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Jalal Toufic is an amazing writer. He documents the moves of consciousness in a way that leads the reader ever deeper, from impasse to illusion to new impasse—turning the trap of “what can’t be named” into a true paradise. Both of his books [Distracted and (Vampires)] knocked me out; totally original, totally fascinating.
Richard Foreman, Artistic Director of the Ontological-Hysteric Theater, and a MacArthur Fellow

Jalal Toufic is one of the best writers in America today. Although fluent in French and Arabic, he has chosen English as his language of expression and his first 2 books, Distracted and (Vampires), are some of the best writing of the past 20 years.
John Zorn, Film Works IV

This year has already seen the publication of Toufic’s Undying Love, or Love Dies (Post Apollo), a book that among other things unforgettably re-writes various versions of the Orpheus myth, as well as the release of a “revised and expanded” version of (Vampires): An Uneasy Essay on the Undead in Film (also from Post Apollo), first published in 1993, and written for “mortals to death.” (Vampires) is a sort of sequel to Toufic’s 1991 debut Distracted, explicitly written for the living and here becoming what Toufic calls an “untimely collaboration” with the author of the original edition and of (Vampires) too. As one proceeds through the book [Distracted]’s aphoristic prose paragraphs, very different eras and states of being seem to flow along and past one another and through the speaker’s utterly unique sensibility. The book is thus not so much about what happens when Raymond Roussel repeats a sentence but changes billard (pool table) to pillard (plunderer), or about theories of the effects of “surpassing disaster” on cultures (including Jewish and Shi‘ite) and literatures, or about reactions to how love, drunkenness and distraction are rendered by (and in) the deeply interconnected media of memory, film and language. Rather, the book records a kind of double or even multiple experience of these things.... There is nothing else in literature like it.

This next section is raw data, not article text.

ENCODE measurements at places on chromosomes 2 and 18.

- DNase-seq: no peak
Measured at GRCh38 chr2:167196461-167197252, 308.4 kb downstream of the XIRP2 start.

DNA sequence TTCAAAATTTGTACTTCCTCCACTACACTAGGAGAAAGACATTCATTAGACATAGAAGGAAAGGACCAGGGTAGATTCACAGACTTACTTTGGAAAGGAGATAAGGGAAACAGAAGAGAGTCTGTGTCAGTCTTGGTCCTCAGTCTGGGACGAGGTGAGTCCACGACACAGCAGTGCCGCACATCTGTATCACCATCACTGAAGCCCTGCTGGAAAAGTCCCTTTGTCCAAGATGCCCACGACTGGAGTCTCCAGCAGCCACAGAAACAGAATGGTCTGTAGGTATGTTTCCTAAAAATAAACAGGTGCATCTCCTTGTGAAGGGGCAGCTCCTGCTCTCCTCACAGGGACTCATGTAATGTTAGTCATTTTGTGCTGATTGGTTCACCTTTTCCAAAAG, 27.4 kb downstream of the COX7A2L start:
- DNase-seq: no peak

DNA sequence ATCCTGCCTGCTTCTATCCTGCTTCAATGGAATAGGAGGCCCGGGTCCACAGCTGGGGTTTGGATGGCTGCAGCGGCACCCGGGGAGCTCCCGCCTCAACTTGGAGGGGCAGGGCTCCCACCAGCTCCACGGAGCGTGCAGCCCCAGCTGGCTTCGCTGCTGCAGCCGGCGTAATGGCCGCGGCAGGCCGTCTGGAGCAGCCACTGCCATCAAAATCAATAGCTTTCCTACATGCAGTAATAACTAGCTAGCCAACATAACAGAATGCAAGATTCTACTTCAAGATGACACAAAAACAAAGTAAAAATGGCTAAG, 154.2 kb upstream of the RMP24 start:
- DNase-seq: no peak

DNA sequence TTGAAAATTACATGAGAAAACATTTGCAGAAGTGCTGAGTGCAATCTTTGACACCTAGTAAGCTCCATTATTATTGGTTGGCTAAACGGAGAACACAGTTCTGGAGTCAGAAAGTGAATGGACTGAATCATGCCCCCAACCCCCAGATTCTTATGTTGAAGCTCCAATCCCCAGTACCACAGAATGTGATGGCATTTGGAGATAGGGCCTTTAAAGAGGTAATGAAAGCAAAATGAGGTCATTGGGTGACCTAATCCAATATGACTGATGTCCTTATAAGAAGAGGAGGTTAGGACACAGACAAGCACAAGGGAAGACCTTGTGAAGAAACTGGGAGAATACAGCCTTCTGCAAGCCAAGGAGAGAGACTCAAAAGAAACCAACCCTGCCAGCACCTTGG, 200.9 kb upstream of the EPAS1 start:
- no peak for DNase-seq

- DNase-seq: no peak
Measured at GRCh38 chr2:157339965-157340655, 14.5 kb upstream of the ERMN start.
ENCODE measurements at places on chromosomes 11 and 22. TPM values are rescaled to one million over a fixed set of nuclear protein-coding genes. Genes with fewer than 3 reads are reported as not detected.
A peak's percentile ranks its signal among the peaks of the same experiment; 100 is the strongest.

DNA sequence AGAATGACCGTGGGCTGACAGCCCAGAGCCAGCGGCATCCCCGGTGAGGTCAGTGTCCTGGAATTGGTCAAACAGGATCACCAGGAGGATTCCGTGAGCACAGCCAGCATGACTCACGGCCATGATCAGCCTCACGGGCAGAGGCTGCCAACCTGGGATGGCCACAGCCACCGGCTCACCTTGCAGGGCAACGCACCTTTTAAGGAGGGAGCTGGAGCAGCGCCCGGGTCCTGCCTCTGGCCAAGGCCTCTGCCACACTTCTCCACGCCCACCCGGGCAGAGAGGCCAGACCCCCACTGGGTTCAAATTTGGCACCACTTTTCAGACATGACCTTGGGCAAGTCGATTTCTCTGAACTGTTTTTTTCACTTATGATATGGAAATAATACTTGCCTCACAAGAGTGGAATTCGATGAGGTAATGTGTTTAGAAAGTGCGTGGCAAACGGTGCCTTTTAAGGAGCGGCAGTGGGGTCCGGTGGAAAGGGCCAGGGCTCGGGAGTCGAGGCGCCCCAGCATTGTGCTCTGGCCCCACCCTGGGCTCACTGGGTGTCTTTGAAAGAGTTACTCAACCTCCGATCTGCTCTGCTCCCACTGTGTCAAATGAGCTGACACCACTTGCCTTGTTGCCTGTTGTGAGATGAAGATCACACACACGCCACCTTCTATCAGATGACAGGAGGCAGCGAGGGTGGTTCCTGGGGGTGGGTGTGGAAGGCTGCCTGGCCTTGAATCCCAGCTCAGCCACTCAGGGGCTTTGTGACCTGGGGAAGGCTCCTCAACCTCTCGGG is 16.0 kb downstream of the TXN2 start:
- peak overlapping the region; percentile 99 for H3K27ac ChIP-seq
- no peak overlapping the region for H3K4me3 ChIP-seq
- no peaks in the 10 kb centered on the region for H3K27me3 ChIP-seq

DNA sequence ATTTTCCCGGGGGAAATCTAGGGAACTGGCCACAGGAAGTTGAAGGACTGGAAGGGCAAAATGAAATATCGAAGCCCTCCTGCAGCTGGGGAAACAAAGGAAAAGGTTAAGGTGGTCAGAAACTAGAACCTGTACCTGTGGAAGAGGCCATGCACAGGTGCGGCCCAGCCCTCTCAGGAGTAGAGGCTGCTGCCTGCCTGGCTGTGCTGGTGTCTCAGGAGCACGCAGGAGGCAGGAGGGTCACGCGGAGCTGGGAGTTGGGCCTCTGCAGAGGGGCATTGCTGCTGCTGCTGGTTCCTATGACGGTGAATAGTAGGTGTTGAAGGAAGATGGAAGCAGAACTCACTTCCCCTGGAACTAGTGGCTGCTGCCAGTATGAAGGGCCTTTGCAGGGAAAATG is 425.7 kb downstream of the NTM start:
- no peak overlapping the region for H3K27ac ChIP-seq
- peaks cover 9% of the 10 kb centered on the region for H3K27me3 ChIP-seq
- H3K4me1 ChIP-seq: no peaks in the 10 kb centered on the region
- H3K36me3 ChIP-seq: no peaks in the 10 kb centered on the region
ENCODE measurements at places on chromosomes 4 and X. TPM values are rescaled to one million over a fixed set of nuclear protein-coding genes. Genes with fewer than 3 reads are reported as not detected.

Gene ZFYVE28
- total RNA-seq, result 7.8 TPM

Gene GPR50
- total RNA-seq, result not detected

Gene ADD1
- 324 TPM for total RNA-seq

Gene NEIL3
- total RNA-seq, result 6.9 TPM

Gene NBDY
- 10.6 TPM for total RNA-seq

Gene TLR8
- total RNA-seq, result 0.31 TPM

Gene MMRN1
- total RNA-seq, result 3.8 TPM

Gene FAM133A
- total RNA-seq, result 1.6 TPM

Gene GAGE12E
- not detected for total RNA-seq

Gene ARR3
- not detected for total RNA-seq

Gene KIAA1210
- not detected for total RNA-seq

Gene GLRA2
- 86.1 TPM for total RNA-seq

Publishers Weekly, November 2003


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